‘Crotch Pot’ Cooks Your Food With Body Heat

I know this sounds like an April Fool’s Day joke. But rest assured, the Crotch Pot is real and ready to cook your next hiking meal.

Dangle this sack down your trousers and heat your next meal. That’s the (gross?) concept behind the Crotch Pot, a product so odd we had to ask the company multiple times if it’s real.

But Gossamer Gear, a brand known for ultralight hiking equipment, does make it and will sell you one for $20. Here’s how the Crotch Pot works.

Crotch Pot: Cooking In Your Pants

The concept is simple: While you walk, your body generates heat. While the result won’t be an entirely hot meal, your 98.6º furnace will at least turn your cold mush into warm mush.

The designers really intend this as a re-hydrator. Pour in your dehydrated food and some water into a Ziploc bag, drop it in the Crotch Pot, and get walking. Eventually, the slurry will be warm food.

Crotch Pot: Ultralight Cooking

This nutty idea obviously benefits the ultralight hiker who just wants to move fast.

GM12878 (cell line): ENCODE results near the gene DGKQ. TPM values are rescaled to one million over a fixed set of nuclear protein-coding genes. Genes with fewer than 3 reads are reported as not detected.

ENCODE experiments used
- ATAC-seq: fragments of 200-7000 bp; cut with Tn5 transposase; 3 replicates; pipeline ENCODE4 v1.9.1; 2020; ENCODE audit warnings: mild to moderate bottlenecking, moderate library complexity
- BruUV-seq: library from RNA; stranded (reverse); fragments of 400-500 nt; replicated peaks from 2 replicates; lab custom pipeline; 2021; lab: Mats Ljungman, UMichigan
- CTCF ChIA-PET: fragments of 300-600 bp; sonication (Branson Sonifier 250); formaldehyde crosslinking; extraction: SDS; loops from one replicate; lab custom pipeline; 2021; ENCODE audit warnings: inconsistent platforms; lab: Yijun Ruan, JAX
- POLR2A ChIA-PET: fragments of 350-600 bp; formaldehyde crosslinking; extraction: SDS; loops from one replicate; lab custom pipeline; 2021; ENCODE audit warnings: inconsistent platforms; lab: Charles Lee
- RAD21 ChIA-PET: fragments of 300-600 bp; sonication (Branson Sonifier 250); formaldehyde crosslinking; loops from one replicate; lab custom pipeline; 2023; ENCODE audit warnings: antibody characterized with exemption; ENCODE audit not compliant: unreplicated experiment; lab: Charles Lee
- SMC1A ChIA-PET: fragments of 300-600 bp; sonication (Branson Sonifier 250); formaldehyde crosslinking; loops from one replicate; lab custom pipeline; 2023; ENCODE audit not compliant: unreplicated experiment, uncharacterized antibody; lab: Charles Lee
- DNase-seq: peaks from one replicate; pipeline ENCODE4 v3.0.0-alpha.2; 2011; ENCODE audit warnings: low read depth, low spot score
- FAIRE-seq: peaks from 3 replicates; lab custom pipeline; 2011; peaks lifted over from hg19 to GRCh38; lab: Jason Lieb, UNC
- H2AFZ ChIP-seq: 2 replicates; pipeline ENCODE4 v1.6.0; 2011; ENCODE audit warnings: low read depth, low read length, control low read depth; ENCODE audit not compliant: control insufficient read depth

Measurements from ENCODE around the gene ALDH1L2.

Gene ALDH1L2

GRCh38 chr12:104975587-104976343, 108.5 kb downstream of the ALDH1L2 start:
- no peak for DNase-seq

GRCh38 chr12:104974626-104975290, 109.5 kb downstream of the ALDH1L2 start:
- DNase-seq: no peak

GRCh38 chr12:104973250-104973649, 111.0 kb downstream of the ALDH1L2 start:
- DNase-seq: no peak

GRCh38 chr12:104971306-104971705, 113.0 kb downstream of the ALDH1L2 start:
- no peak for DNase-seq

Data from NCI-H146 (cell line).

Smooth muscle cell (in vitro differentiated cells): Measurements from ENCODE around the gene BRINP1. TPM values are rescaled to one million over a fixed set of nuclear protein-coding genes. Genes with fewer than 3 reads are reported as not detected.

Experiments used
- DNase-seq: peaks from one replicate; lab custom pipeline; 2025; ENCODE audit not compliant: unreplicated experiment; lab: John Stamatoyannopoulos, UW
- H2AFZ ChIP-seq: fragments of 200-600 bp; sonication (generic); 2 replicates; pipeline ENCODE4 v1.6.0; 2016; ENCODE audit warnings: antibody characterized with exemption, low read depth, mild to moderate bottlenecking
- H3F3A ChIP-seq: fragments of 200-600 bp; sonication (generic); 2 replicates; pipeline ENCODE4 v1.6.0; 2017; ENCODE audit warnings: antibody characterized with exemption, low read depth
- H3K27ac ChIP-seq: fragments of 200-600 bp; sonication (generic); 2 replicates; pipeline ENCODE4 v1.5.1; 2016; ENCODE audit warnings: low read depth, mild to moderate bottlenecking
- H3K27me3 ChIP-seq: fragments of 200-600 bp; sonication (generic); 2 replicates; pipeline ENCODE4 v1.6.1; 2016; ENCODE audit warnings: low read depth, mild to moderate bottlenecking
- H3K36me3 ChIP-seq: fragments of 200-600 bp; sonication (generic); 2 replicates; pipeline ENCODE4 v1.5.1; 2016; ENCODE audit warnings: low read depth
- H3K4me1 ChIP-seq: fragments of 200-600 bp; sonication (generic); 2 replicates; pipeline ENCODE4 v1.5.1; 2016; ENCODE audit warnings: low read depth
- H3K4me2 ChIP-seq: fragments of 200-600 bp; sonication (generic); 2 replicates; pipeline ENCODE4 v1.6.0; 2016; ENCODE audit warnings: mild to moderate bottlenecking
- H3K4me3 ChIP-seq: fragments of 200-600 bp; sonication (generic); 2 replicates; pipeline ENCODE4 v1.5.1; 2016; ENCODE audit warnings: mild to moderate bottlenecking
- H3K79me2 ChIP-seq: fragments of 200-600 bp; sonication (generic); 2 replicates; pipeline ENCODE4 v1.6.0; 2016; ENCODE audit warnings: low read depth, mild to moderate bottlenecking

Made from Dyneema, the Crotch Pot weighs just nine grams! That’s just .3 ounces, or basically nothing. For those who are willing to give up a stove on the trail, it’s a way to make dehydrated food palatable without carrying a stove and pot.

It also removes cooking time from daily camp chores.

We’ve yet to test it ourselves, but Gossamer Gear lists several blog posts about the product. It notes that the pot works best for single servings of dehydrated foods that weigh about four ounces before adding water.

Still, we’re skeptical just how comfortable a sack full of dehydrated food bouncing against your crotch would feel on trail. But, when ounces count, this is at least an option.

It does not work well with foods that require water to be poured off after cooking, such as pasta.

We realize this is a fairly out-of-the-box idea. But for those who want to really step up their ultra-light game, the Crotch Pot is indeed next level.

Sean McCoy

Editorial Director Sean McCoy is a life-long outdoorsman who grew up hunting and fishing central Wisconsin forests and lakes. He joined GearJunkie after a 10-year stint as a newspaperman in the Caribbean, where he learned sailing and wooden-boat repair. Based in GearJunkie's Denver office, McCoy is an avid trail runner, camper, hunter, angler, mountain biker, skier, and beer tester.